Everything you need to know about Malcolm’s ‘Double D’

March 22, 2016 admin 0 Comments

Following Prime Minister Malcolm Turnbull’s announcement that the Federal Parliament will be recalled on April 18, Powell Tate Australia has outlined what you need to know about Malcolm’s ‘Double D’.

Background

Parliament it is not scheduled to sit until the formal budget week beginning May 10 to debate industrial relations bills.

The Bills would reinstate the Australian Building and Construction Commission and establish the Registered Organisations Commission. These Bills have already been rejected by the Senate.

If the Bills are not passed by May 11, Mr Turnbull says he will call a double dissolution election for July 2.

The Prime Minister has also announced that the Federal Budget will be announced one week earlier than the scheduled May 10. That is, Tuesday May 3.

What is a double dissolution?

Reported as a ‘DD’, a double dissolution simply means ‘the end of a parliament’. That is to say, both the Senate and the House of Representatives members will all face re-election.

(More information on this is at the Parliament of Australia website.)

Technically, for a double dissolution to occur, the Governor-General (after advice from the Prime Minister) dissolves both houses of the parliament simultaneously. That is, before all members’ and senators’ terms expires.

Usually this is done where the Senate and the House of Representatives can’t agree on the passage of one or more pieces of legislation.

DD elections are unusual (there have been six since 1914).

Federal elections usually consist of a full election for the lower house (House of Representatives), and an election for approximately half the membership of the Senate, held on the same day.

Terms of the Senate are fixed for six years except for the special situation of a double dissolution.

What is a caretaker Period?

Once a parliament is dissolved, Ministers are generally considered to not be accountable for decisions they may make. The so-called, Caretaker Conventions are intended to avoid any consequences of parliament not being able to scrutinize ministers.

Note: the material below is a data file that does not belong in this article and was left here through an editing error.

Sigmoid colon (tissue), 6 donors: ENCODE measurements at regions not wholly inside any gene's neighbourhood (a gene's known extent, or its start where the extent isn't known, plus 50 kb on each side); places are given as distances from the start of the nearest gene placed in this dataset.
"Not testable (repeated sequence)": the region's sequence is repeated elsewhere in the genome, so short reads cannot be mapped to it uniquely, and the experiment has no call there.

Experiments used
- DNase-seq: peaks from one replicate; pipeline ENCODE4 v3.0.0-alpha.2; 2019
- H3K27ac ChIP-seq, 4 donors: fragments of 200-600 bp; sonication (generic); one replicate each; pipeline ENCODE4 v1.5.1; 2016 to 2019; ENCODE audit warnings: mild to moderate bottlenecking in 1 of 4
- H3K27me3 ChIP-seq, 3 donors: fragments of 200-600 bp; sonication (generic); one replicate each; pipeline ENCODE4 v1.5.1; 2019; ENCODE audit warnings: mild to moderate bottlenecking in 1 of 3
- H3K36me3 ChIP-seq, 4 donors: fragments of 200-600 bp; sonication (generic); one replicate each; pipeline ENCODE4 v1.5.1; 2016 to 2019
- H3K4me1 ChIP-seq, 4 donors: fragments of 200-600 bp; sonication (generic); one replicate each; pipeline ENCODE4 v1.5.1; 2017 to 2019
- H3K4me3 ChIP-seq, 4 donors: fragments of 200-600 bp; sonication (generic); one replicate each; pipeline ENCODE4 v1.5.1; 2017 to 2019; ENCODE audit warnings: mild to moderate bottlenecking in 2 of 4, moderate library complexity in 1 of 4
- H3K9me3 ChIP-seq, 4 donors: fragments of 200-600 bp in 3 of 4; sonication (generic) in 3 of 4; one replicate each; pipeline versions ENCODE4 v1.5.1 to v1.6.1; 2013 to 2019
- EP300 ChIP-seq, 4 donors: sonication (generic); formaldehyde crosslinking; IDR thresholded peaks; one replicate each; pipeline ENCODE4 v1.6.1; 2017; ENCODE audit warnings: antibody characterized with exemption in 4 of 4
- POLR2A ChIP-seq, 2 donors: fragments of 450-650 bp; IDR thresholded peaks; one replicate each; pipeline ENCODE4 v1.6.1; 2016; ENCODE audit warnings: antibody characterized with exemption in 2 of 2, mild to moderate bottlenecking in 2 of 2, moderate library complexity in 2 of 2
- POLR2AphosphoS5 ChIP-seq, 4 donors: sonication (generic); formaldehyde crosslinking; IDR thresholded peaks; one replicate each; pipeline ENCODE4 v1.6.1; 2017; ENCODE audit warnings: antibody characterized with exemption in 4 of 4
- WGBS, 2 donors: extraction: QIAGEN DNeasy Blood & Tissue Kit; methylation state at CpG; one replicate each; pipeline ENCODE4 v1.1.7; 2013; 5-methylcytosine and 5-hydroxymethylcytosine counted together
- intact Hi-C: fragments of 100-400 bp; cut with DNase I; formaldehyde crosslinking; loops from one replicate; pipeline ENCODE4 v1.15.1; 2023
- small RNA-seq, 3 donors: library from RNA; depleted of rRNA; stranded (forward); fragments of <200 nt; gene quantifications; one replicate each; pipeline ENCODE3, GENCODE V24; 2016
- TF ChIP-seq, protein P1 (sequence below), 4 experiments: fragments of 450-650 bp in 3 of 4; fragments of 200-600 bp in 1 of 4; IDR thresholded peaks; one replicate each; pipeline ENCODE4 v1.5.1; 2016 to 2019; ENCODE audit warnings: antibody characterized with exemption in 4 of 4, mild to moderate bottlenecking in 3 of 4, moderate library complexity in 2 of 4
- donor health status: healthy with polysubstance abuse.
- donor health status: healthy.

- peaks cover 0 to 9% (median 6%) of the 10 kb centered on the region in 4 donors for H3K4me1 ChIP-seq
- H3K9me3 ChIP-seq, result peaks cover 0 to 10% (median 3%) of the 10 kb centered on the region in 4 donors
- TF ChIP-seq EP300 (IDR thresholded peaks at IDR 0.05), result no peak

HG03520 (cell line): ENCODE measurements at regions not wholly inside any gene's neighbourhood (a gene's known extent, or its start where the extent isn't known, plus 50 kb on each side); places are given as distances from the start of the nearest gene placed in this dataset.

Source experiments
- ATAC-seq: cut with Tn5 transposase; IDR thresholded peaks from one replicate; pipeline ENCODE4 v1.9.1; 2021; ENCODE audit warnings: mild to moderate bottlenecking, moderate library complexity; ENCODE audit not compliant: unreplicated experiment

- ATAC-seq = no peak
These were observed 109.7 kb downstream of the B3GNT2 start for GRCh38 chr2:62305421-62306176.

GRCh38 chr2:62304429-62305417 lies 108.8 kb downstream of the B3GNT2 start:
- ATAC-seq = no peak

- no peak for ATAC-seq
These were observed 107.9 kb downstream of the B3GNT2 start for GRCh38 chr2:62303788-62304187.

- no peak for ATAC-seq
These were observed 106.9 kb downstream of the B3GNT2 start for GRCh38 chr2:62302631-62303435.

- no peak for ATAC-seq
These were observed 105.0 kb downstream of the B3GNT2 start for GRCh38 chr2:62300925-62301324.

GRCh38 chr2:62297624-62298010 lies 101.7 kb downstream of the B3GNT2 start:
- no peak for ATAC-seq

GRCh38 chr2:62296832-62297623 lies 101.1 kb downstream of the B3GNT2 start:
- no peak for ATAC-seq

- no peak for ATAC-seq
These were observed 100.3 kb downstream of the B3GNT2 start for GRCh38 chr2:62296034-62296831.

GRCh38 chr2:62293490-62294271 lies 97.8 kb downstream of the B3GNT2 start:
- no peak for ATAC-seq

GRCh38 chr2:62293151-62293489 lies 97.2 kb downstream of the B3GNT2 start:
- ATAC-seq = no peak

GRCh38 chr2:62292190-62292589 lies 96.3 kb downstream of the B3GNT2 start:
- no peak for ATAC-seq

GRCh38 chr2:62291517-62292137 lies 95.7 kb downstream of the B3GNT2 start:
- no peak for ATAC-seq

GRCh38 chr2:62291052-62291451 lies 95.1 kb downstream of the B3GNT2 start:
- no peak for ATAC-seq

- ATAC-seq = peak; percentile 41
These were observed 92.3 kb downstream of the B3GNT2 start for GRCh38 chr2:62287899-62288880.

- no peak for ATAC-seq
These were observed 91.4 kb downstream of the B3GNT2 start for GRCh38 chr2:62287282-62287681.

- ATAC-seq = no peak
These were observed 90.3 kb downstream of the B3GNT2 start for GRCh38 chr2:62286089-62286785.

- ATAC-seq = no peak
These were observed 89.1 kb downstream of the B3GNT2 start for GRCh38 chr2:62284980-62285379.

Writs for an election must be issued within 10 days of a parliament being dissolved.   It is only after the writs are issued that the formal campaign begins and the government goes into caretaker mode.  Caretaker continues until the election result is clear or, if there is a change of government, until the new government is appointed and the next ministry is sworn in.

What happens during caretaker period of an election campaign?

During the caretaker period, successive governments have followed a series of practices, known as the ‘caretaker conventions’, which aim to ensure that their actions do not bind an incoming government and limit its freedom of action.

In summary, the conventions are that the government avoids:

  1. making major policy decisions that are likely to commit an incoming government;
  2. making significant appointments; and
  3. entering major contracts or undertakings.

Governments avoid entering major contracts or undertakings during the caretaker period.  When considering whether a contract or undertaking qualifies as ‘major’, agencies should consider the dollar value of the commitment and also whether the commitment involves a routine matter of administration or rather implements or entrenches a policy, program or administrative structure which is politically contentious.  A further consideration is whether the commitment requires ministerial approval.

If it is not possible to defer the commitment until after the caretaker period, for legal, commercial or other reasons, there are a number of options.  The Minister could consult the relevant Opposition spokesperson regarding the commitment.  Agencies could also explain the implications of the election to the contractor and ensure that contracts include clauses providing for termination in the event of an incoming government not wishing to proceed.  Similarly, in the case of tenders, agencies should warn potential tenderers about the implications of the election and the possibility that the tender might not be completed.

In 1976, the Government tabled Guidelines providing for pre-election consultation with the Opposition.  The Guidelines are intended to ensure a smooth transition if an election results in a change of government.

The Guidelines are distinct from the caretaker conventions and commence on a different date.  They apply as soon as an election for the House of Representatives is announced or three months before the expiry of the House of Representatives, whichever occurs first.

Under the special arrangement, Shadow Ministers may be given approval to have discussions with appropriate officials of Government departments.  Party Leaders may have other Members of Parliament or their staff members present.  A Departmental Secretary may have other officials present.

Developed by Powell Tate Australia.

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